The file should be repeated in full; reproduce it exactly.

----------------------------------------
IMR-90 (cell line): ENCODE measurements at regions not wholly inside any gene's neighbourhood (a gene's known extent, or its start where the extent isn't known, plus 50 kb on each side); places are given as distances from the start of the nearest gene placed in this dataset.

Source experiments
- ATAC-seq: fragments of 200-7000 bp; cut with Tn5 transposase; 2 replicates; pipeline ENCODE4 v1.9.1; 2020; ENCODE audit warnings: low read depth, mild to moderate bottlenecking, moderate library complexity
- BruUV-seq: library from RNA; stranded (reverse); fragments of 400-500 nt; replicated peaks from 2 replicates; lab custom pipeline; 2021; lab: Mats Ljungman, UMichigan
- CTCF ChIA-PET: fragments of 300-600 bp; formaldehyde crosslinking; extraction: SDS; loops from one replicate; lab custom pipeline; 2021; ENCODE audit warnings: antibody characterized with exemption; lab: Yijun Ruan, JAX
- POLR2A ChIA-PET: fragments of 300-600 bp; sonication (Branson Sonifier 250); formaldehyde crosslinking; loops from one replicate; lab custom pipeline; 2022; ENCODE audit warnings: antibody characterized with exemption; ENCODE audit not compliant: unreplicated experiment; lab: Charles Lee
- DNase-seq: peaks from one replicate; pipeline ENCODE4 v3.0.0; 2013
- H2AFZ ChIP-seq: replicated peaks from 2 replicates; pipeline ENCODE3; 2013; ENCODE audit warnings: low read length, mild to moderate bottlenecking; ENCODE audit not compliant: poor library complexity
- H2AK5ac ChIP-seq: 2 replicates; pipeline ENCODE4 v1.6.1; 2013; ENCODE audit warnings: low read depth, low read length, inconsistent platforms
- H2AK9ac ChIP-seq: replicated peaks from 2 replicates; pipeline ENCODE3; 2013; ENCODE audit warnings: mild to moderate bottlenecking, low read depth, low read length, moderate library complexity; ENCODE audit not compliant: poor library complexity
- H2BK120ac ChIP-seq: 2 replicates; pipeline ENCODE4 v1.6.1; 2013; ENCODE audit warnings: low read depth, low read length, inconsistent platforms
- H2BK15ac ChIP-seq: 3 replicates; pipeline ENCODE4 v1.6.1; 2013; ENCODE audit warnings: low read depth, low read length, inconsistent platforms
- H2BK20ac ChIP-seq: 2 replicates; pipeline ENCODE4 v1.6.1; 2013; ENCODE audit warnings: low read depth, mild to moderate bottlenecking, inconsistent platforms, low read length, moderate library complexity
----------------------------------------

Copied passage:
IMR-90 (cell line): ENCODE measurements at regions not wholly inside any gene's neighbourhood (a gene's known extent, or its start where the extent isn't known, plus 50 kb on each side); places are given as distances from the start of the nearest gene placed in this dataset.

Source experiments
- ATAC-seq: fragments of 200-7000 bp; cut with Tn5 transposase; 2 replicates; pipeline ENCODE4 v1.9.1; 2020; ENCODE audit warnings: low read depth, mild to moderate bottlenecking, moderate library complexity
- BruUV-seq: library from RNA; stranded (reverse); fragments of 400-500 nt; replicated peaks from 2 replicates; lab custom pipeline; 2021; lab: Mats Ljungman, UMichigan
- CTCF ChIA-PET: fragments of 300-600 bp; formaldehyde crosslinking; extraction: SDS; loops from one replicate; lab custom pipeline; 2021; ENCODE audit warnings: antibody characterized with exemption; lab: Yijun Ruan, JAX
- POLR2A ChIA-PET: fragments of 300-600 bp; sonication (Branson Sonifier 250); formaldehyde crosslinking; loops from one replicate; lab custom pipeline; 2022; ENCODE audit warnings: antibody characterized with exemption; ENCODE audit not compliant: unreplicated experiment; lab: Charles Lee
- DNase-seq: peaks from one replicate; pipeline ENCODE4 v3.0.0; 2013
- H2AFZ ChIP-seq: replicated peaks from 2 replicates; pipeline ENCODE3; 2013; ENCODE audit warnings: low read length, mild to moderate bottlenecking; ENCODE audit not compliant: poor library complexity
- H2AK5ac ChIP-seq: 2 replicates; pipeline ENCODE4 v1.6.1; 2013; ENCODE audit warnings: low read depth, low read length, inconsistent platforms
- H2AK9ac ChIP-seq: replicated peaks from 2 replicates; pipeline ENCODE3; 2013; ENCODE audit warnings: mild to moderate bottlenecking, low read depth, low read length, moderate library complexity; ENCODE audit not compliant: poor library complexity
- H2BK120ac ChIP-seq: 2 replicates; pipeline ENCODE4 v1.6.1; 2013; ENCODE audit warnings: low read depth, low read length, inconsistent platforms
- H2BK15ac ChIP-seq: 3 replicates; pipeline ENCODE4 v1.6.1; 2013; ENCODE audit warnings: low read depth, low read length, inconsistent platforms
- H2BK20ac ChIP-seq: 2 replicates; pipeline ENCODE4 v1.6.1; 2013; ENCODE audit warnings: low read depth, mild to moderate bottlenecking, inconsistent platforms, low read length, moderate library complexity